Approx 15gall new cylindrical polyprop fuel tank under aft deck.
12v engine start battery, new 2007
12v domestic services battery new 2011
Belt driven alternator above the flywheel
Fore peak stowage, steps inside to deck hatch over.
Forward bulkhead below the windscreen formed by vertical T&G varnished teak boards with twin central doors
Helm position with traditional teak spoked wheel to port, cables to the tiller arm on the rudder head over the aft deck.
Athwartship bench seat with removeable middle section to allow through passage. Raised, flat foot rest surface each side.
The roof above is a sliding section which can be easily opened in fine weather.
Seating down the port side with a double drop-lead table.
New upholstery by Jeckells in 2008
Galley down the stbd side with rectangular stainless steel sink, bronze Patay hand pump for fresh water supply, sink drains overboard.
Plastimo 2-burner gas cooker, new 2007.
New work-surface 2007
Heads compartment in the after stbd corner with full height panelled door.
Blake Victory sea toilet, chromed and looks like new!
Double doors in the bulkhead to the aft cock-pit.
6’ head-room in the cabin.
Scrubbed teak sole boards
Water 40 litre black polyprop water tank under the port settee berth in the cabin with a filler on the side deck midships.
Gas Gas bottle in a sealed plastic container in the stbd forward corner cock-pit box, drains overboard.
Navigation Steering compass
Silva sounder, new 2006
Nav lights. New bronze bi-colour over the windscreen. All round white on a 2’ mast on the cabin top.
Ground tackle. SL Delta anchor and warp, new 2007
Safety gear 2 x fire extinguishers
Henderson Mk6 manual bilge pump – new 2007
Whale 2v bilge pump on float switch – new 2011
Deck gear All-over fitted cock-pit cover by Jeckells
Warps and fenders.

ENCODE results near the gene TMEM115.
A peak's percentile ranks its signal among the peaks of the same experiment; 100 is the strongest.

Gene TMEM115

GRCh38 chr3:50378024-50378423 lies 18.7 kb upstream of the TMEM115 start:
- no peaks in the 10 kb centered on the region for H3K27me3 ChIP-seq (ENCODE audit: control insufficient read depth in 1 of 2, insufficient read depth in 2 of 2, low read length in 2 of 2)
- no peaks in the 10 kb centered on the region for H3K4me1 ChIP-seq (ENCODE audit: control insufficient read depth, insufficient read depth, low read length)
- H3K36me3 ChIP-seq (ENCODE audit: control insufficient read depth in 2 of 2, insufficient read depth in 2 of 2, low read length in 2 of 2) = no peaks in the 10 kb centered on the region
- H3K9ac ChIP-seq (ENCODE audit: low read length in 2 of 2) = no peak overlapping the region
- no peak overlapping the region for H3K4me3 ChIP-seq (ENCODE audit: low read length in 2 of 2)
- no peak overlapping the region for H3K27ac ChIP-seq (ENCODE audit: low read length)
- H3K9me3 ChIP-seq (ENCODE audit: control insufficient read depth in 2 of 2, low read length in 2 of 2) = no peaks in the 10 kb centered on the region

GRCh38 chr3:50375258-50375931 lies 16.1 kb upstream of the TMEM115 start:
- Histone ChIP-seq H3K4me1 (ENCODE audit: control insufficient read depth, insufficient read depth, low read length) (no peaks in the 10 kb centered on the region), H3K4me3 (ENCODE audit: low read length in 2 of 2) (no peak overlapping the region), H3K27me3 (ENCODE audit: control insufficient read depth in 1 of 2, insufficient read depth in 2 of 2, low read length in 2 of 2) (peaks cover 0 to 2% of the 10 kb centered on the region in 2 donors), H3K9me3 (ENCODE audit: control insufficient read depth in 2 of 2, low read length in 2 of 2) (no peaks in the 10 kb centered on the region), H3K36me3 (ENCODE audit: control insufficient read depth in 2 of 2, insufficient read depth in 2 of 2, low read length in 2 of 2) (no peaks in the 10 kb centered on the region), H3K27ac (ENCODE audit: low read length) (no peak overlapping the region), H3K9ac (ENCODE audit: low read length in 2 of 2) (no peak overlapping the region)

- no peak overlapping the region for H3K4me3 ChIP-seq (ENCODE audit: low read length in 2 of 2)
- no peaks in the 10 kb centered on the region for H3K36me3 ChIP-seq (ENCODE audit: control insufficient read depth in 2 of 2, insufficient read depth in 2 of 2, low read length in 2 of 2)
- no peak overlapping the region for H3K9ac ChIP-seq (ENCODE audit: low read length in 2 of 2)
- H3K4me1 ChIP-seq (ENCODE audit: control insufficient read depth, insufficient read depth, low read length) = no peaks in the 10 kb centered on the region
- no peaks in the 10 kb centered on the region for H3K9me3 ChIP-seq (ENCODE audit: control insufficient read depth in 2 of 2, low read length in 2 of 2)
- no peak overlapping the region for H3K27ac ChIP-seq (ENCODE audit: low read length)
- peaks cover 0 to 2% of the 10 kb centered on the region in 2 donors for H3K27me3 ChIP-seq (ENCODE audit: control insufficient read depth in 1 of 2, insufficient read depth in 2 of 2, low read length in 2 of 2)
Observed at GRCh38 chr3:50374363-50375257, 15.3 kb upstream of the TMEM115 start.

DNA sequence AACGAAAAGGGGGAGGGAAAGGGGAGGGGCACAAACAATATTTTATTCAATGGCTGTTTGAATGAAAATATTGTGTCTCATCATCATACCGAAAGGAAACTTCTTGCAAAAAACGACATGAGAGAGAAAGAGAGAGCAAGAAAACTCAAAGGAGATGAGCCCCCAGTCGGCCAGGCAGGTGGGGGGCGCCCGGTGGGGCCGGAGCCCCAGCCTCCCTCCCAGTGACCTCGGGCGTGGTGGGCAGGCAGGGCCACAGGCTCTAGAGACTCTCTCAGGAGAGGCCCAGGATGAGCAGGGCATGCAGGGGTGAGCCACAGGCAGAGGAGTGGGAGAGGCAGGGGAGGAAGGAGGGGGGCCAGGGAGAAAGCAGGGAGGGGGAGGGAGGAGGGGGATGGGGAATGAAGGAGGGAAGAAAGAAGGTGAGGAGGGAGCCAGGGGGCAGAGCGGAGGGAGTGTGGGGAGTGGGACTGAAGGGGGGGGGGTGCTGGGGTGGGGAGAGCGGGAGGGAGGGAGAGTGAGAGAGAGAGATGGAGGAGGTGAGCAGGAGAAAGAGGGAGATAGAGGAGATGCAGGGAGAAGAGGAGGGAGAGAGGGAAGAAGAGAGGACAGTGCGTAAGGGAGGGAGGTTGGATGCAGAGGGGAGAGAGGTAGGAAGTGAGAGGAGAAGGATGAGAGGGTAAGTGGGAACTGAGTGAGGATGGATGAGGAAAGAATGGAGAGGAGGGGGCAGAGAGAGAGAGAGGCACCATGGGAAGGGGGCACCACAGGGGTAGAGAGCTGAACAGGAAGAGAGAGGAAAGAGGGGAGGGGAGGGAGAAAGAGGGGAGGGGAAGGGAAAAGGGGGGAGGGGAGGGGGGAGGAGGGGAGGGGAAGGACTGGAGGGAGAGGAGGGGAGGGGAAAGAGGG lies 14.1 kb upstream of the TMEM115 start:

Stainless steel stern boarding ladder
Hurricane Wake first appears in the April 1939 edition of Yachting Monthly where it is noted “Lukes of Hamble are building to a Fred Shepherd design a 26’ day cruiser, now partly planked”.
Shepherd was one of the best known and respected marine architects in his day with many notable sailing and motor yachts from his board. He had a long career working in his London Piccadilly offices from the early 1900’s to his retirement in 1939 and living to the grand old age of 104. Hurricane Wake was one of his last designs and he seems to have had fun with this one.
Lloyds Register notes her in 1939 as Hurricane.
She appears on the British Shipping Register July 1946 renamed Hurricane Wake. There is no evidence of war service.
Her Certificate of Registry shows various owners on the South coast over the next 30 years.
Her original Gray petrol engines, 40hp main engine and 16hp wing engine, were replaced with a diesel engine in 1965.
A change of ownership in 1974 brought her to Porthleven in Cornwall where she was berthed in the drying harbour for many years.
Apart from the change in engine, Hurricane Wake remained virtually original but by 2007 when she was bought by the present owner she was in need of a face lift.
The present owner carried out significant work as detailed above and she is once again and exceptionally attractive, unusual and very interesting boat. Surveyed prior to relaunch in June 2008, copy available.
The surveyor comments:
“Well built to a very high standard originally and she has had a considerable amount of time and money spent on her since to bring her up to as new condition.
Thanks to the considerable amount of work done there are virtually no defects.”
These particulars have been prepared in good faith from information provided by the Vendors and are intended as a guide, Wooden Ships cannot guarantee or warrant the accuracy of this information nor warrant the condition of the vessel. The Purchaser should instruct his agent or surveyor to validate all details as necessary and satisfy himself with the condition of the vessel and its equipment.